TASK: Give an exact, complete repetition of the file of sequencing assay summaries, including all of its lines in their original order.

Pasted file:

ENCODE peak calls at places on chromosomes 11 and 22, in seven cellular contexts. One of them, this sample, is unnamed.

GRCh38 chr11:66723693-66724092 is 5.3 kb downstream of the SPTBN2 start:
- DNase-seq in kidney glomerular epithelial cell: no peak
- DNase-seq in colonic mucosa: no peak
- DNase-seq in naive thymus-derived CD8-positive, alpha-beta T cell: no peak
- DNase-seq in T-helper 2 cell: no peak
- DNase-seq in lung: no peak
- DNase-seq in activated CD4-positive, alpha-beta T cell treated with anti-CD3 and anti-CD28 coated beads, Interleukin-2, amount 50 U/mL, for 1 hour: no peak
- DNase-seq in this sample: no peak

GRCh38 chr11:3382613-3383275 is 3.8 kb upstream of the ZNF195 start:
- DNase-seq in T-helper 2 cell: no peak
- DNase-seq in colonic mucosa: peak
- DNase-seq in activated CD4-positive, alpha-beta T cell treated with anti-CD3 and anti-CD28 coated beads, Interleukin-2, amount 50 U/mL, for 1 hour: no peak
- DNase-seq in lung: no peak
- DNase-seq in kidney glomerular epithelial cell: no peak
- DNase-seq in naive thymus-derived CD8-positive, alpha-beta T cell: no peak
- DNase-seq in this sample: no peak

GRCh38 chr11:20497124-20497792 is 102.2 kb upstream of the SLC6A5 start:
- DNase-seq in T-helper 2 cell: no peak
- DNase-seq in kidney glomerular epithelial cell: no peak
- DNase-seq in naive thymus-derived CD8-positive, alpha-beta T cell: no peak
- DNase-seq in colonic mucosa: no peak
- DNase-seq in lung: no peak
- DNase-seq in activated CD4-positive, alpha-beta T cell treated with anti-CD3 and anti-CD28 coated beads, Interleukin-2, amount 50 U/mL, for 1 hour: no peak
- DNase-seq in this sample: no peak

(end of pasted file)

ENCODE peak calls at places on chromosomes 11 and 22, in seven cellular contexts. One of them, this sample, is unnamed.

GRCh38 chr11:66723693-66724092 is 5.3 kb downstream of the SPTBN2 start:
- DNase-seq in kidney glomerular epithelial cell: no peak
- DNase-seq in colonic mucosa: no peak
- DNase-seq in naive thymus-derived CD8-positive, alpha-beta T cell: no peak
- DNase-seq in T-helper 2 cell: no peak
- DNase-seq in lung: no peak
- DNase-seq in activated CD4-positive, alpha-beta T cell treated with anti-CD3 and anti-CD28 coated beads, Interleukin-2, amount 50 U/mL, for 1 hour: no peak
- DNase-seq in this sample: no peak

GRCh38 chr11:3382613-3383275 is 3.8 kb upstream of the ZNF195 start:
- DNase-seq in T-helper 2 cell: no peak
- DNase-seq in colonic mucosa: peak
- DNase-seq in activated CD4-positive, alpha-beta T cell treated with anti-CD3 and anti-CD28 coated beads, Interleukin-2, amount 50 U/mL, for 1 hour: no peak
- DNase-seq in lung: no peak
- DNase-seq in kidney glomerular epithelial cell: no peak
- DNase-seq in naive thymus-derived CD8-positive, alpha-beta T cell: no peak
- DNase-seq in this sample: no peak

GRCh38 chr11:20497124-20497792 is 102.2 kb upstream of the SLC6A5 start:
- DNase-seq in T-helper 2 cell: no peak
- DNase-seq in kidney glomerular epithelial cell: no peak
- DNase-seq in naive thymus-derived CD8-positive, alpha-beta T cell: no peak
- DNase-seq in colonic mucosa: no peak
- DNase-seq in lung: no peak
- DNase-seq in activated CD4-positive, alpha-beta T cell treated with anti-CD3 and anti-CD28 coated beads, Interleukin-2, amount 50 U/mL, for 1 hour: no peak
- DNase-seq in this sample: no peak